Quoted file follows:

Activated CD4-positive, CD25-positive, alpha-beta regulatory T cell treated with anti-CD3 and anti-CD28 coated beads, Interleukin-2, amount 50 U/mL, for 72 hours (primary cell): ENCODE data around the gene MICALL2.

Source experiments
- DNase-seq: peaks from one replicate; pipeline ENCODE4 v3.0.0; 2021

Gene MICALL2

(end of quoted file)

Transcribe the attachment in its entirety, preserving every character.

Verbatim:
Activated CD4-positive, CD25-positive, alpha-beta regulatory T cell treated with anti-CD3 and anti-CD28 coated beads, Interleukin-2, amount 50 U/mL, for 72 hours (primary cell): ENCODE data around the gene MICALL2.

Source experiments
- DNase-seq: peaks from one replicate; pipeline ENCODE4 v3.0.0; 2021

Gene MICALL2